I agree that it is one of the problems and one of the difficulties, but has not that difficulty arisen because it was not recognised sufficiently early? The young men feel that this is a neglected part. They want to get down to the lowlands where agriculture is more recognised. [Interruption.] An hon. Friend asks how much we pay the shepherds. I will give him one instance of a farmer in Westmorland whom I know well. He offered a salary of £1,000 a year to a shepherd to take charge of his flock of 1,800 sheep. Two men came. They brought their wives, and when their wives saw where the house was situated and the conditions under which they would have to live, they would not take the job, even at £1,000 a year. It is the conditions that matter. It is not a question of money.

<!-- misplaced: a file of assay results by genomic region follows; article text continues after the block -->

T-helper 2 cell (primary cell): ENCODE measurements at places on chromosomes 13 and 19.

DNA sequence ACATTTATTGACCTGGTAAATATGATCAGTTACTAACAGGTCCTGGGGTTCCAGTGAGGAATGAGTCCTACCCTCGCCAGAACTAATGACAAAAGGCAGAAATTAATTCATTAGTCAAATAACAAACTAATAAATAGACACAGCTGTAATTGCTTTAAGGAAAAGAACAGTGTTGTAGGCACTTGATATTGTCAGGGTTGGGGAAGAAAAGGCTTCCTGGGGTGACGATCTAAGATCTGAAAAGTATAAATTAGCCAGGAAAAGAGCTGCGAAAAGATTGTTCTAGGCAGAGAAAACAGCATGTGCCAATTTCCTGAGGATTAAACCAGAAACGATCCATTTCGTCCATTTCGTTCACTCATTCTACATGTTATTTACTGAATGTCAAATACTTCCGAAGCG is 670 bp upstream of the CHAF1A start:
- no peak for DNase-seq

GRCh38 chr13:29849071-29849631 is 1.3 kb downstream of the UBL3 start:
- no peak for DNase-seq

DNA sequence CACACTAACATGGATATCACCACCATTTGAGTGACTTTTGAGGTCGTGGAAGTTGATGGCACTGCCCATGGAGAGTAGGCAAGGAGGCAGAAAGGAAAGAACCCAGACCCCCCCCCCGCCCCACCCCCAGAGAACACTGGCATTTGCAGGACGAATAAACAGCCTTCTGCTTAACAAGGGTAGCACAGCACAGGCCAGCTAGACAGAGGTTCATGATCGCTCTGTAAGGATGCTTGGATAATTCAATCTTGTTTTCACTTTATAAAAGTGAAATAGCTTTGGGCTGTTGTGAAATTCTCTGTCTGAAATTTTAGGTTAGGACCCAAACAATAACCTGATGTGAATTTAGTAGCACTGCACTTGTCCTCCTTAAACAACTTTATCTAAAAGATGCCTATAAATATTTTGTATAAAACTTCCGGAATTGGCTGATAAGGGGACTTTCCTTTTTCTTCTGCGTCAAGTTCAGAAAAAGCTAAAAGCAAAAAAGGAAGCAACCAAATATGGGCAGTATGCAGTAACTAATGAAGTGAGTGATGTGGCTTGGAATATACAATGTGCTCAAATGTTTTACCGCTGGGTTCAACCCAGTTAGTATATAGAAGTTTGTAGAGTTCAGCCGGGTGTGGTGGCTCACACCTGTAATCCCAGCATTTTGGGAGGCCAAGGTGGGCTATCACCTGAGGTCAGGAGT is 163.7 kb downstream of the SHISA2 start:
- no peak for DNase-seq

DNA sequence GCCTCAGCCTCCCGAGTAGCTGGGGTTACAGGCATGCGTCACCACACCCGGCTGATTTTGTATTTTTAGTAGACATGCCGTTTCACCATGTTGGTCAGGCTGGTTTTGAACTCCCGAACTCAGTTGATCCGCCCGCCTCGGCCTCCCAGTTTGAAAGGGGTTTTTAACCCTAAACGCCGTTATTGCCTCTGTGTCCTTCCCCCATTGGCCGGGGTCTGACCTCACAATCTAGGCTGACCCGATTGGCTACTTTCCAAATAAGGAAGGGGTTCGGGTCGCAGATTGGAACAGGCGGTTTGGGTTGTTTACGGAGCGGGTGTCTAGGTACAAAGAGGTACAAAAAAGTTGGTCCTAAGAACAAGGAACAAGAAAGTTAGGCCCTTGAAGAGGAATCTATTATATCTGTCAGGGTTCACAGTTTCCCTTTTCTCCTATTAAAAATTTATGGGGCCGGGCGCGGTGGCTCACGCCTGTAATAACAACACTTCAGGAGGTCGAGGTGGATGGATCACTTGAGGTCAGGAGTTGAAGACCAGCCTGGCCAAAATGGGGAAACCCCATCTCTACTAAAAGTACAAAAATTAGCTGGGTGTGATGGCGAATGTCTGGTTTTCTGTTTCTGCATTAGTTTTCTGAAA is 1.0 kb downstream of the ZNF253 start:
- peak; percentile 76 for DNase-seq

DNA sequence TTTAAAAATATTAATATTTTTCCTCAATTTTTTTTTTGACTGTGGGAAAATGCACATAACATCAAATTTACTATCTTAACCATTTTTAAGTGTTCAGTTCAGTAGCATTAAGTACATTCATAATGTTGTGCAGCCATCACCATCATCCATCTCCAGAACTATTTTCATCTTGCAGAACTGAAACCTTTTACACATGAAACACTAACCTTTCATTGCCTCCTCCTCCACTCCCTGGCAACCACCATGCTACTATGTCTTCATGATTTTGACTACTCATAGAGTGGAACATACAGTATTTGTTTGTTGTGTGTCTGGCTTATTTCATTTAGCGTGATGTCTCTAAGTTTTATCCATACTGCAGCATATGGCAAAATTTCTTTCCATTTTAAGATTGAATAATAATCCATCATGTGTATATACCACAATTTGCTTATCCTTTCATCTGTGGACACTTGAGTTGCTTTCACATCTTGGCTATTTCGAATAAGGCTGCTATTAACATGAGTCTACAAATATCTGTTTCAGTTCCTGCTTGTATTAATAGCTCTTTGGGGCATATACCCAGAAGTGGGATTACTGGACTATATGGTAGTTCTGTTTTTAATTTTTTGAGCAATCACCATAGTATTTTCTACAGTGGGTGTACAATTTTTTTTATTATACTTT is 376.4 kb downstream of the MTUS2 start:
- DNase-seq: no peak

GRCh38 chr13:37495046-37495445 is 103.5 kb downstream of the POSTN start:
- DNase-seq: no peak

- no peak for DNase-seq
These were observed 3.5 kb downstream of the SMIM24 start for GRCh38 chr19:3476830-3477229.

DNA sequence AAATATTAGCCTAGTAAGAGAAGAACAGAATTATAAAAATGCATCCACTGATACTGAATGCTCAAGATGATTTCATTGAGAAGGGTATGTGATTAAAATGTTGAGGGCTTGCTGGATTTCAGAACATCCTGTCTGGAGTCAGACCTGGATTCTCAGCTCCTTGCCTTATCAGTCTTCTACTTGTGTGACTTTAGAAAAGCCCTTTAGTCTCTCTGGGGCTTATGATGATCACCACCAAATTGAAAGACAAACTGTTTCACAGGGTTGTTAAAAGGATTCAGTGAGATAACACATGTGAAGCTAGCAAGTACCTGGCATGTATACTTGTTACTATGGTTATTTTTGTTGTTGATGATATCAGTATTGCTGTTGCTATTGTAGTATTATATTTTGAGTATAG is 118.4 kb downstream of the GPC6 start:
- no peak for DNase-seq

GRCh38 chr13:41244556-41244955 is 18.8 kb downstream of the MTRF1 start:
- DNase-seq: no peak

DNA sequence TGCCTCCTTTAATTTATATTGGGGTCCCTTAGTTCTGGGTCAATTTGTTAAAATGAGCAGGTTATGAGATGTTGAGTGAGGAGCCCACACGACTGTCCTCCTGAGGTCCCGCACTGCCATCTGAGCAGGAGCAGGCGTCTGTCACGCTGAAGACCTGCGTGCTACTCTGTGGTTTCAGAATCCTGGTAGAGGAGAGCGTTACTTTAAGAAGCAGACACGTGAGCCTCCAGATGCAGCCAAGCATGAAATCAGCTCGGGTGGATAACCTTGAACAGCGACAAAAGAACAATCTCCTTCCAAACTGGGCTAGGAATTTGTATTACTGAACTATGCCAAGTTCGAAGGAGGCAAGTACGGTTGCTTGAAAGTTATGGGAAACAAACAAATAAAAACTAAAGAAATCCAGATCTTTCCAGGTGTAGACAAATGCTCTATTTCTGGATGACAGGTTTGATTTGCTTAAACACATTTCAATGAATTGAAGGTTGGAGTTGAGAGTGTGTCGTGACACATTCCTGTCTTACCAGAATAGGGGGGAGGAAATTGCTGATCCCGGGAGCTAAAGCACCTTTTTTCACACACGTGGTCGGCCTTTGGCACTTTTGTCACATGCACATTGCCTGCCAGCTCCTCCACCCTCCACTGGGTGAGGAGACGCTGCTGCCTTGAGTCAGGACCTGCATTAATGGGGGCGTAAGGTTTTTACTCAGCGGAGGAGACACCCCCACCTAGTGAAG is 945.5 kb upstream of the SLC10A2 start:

We are losing young men, and we are losing the skill. I learned to lamb sheep when I was a schoolboy. We are losing that art, and we are doing so because we have not watched the situation and realised that sheep are one of our greatest assets. There is no dollar mystery there; no balance of payments crisis. If we help the sheep farmer in whatever way we can to increase his stock, we shall be providing an asset to the country and an asset to the countryside.